The Austin Chronicle

The Sum of All Fears

Rated PG-13, 119 min. Directed by Phil Alden Robinson. Starring Ben Affleck, Morgan Freeman, James Cromwell, Liev Schreiber, Alan Bates, Philip Baker Hall, Ron Rifkin, Ciaran Hinds, Bridget Moynahan.

REVIEWED By Marc Savlov, Fri., May 31, 2002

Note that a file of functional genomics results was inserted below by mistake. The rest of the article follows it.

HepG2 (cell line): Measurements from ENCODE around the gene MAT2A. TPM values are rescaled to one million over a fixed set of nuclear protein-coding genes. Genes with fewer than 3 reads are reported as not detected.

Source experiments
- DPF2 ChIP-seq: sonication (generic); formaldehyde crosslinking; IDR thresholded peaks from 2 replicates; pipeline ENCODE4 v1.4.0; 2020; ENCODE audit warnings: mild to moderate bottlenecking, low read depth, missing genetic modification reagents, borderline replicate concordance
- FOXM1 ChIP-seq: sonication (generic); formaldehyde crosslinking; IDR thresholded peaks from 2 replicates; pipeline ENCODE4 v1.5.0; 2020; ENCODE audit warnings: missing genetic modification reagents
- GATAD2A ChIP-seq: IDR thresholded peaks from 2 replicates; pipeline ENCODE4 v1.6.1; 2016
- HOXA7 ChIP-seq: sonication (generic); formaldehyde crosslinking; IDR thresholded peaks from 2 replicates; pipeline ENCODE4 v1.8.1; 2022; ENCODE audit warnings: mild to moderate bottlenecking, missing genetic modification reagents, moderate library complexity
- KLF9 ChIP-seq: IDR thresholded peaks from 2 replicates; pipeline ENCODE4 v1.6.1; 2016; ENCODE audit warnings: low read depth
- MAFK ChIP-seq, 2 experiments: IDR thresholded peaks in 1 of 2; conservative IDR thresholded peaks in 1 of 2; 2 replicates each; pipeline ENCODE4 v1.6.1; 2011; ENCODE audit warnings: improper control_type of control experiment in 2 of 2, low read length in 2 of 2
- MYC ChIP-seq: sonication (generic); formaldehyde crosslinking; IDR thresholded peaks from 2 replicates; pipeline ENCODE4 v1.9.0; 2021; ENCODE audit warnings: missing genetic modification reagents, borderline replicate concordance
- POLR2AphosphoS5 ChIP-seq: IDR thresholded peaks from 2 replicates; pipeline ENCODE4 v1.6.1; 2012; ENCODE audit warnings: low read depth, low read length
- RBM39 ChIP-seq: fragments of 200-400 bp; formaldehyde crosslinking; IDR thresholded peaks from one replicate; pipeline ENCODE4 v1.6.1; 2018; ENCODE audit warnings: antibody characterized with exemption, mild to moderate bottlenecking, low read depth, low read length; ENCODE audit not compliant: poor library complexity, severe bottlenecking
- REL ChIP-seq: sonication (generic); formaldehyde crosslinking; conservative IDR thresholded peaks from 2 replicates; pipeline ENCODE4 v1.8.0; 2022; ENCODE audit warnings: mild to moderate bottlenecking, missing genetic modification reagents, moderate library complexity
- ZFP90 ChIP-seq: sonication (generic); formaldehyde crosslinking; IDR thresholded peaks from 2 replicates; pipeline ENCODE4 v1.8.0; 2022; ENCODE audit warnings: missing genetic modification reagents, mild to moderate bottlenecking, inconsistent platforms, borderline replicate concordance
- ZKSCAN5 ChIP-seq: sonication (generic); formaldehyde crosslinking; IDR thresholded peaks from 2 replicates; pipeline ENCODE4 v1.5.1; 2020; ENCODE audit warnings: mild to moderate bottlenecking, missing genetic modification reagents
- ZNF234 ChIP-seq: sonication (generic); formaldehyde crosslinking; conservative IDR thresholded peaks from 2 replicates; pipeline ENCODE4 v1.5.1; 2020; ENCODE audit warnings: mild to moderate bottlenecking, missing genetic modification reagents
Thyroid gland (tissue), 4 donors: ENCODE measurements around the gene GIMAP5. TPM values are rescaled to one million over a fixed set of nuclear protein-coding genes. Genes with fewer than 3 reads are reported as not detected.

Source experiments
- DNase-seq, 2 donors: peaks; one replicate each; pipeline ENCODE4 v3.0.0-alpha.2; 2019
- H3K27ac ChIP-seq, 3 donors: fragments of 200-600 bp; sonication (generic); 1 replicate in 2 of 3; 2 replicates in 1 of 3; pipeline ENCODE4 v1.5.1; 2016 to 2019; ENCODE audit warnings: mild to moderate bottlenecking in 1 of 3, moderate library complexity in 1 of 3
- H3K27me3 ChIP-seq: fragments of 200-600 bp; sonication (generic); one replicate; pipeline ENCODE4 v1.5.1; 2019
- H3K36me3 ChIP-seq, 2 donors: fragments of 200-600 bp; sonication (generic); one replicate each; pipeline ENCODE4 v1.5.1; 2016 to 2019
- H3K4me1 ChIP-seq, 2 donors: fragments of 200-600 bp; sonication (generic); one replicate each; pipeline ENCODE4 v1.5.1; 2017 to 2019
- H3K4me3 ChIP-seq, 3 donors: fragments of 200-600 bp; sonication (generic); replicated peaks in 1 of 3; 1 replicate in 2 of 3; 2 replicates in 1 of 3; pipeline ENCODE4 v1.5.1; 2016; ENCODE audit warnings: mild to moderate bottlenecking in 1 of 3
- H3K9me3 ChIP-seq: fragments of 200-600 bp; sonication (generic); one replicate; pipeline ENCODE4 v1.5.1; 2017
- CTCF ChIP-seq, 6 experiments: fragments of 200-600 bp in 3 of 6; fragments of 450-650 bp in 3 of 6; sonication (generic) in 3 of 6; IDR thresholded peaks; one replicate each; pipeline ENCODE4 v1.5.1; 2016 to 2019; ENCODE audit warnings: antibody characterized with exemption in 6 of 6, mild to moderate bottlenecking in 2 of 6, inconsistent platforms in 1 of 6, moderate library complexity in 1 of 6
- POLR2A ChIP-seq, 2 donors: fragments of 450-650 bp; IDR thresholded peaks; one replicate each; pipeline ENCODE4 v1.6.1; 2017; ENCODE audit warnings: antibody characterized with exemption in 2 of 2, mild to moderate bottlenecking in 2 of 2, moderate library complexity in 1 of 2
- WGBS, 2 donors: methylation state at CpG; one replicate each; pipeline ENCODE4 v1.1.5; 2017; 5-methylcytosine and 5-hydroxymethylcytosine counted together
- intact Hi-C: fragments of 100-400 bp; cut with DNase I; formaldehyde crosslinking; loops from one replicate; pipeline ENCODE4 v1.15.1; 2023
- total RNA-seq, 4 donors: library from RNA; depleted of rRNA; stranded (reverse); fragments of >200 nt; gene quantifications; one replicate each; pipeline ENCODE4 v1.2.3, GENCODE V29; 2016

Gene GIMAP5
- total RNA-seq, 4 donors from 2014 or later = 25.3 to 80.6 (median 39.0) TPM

If you've ever wondered what crackerjack CIA Agent Jack Ryan was like back when he was little more than a goggle-eyed pup with not even the peachfuzz of Tom Clancy's Cold War combat theatrics yet bristling from his chinny-chin-chin, boy, are you in luck. The Sum of All Fears -- the fourth Ryan movie following Alec Baldwin in The Hunt for Red October and Harrison Ford in Patriot Games and Clear and Present Danger -- takes place in an alternate universe where not only is Ryan barely out of his teens, but also little more than a junior G-man with the barest of upward aspirations. To quote Ben Affleck's Ryan when he's asked to stick his neck out a bit, “I don't go on missions, I write reports.” Whaaaaa …? Somewhere Ford and Baldwin are having a good laugh over this, though fans of the franchise (and Tom Clancy's bestselling techno-thrillers) are apt to gnash their teeth down to the gumline as the seriously miscast Affleck, forever behind the eight-ball as he's recruited by CIA Director Will Cabot (a crusty Freeman delivering his lines from behind an old man's wry grimace) for advice on the suddenly shifting geopolitics over in Russia and upstart Chechnya. When the old guard dies off and a new, seemingly warmongering cur takes the Great Bear's helm, the CIA and President Fowler (Cromwell) are understandably jittery. Ryan, who penned a respected paper on incoming Russian President Nemerov (Hinds) once upon a time, is called in to act as Cabot's unofficial advisor as a group of U.S. politicos travel to Moscow to assess whether the Kremlin is indeed dismantling their nuclear stockpile as previously promised. While there, Ryan notes a trio of missing Russian nuclear scientists and stumbles, literally, into a plot by unknown forces to build a renegade bomb and ship it to the U.S. But whether it's the Ruskies behind the scheme or some faceless faction from one of that superpower's disintegrating satellite of nations is up for grabs. I give away nothing that the film's marketing hasn't already revealed when I say the bomb makes it to Baltimore, where, in a clever homage to John Frankenheimer's Black Sunday, it costs the Raven's their championship game (and plenty else). The Sum of All Fears feels awfully rushed, as Ryan flies from the Ukraine to Moscow to the Russian hinterlands and back to Baltimore to make sweet, sophomore agent love to his physician girlfriend (Moynahan). It has the feel of one of 007's globe-hopping adventures, but without any of that franchise's giddy sense of fun. Tom Clancy's novel clocked in at an epic 900-plus pages and Robinson's film is barely two hours -- the story has been manhandled down to the barest bones, and it feels skeletal, hurried, and trivial despite that great arcing mushroom cloud over Poe Town. And of course the wisdom of even releasing this film in the midst of America's current terrorist threat, with AG John Ashcroft saying it's only a matter of time before this sort of thing actually happens in real life, is a bit of a downer; it makes Robinson's film hard to stomach at times, and laughable at others. And isn't the freshly exposed Ryan going to die from traipsing around a post-nuclear downtown Baltimore awash in fallout, anyway? Whatever. You want excitement, panic, and governmental foul-ups that result in tragic loss of life? Watch CNN.

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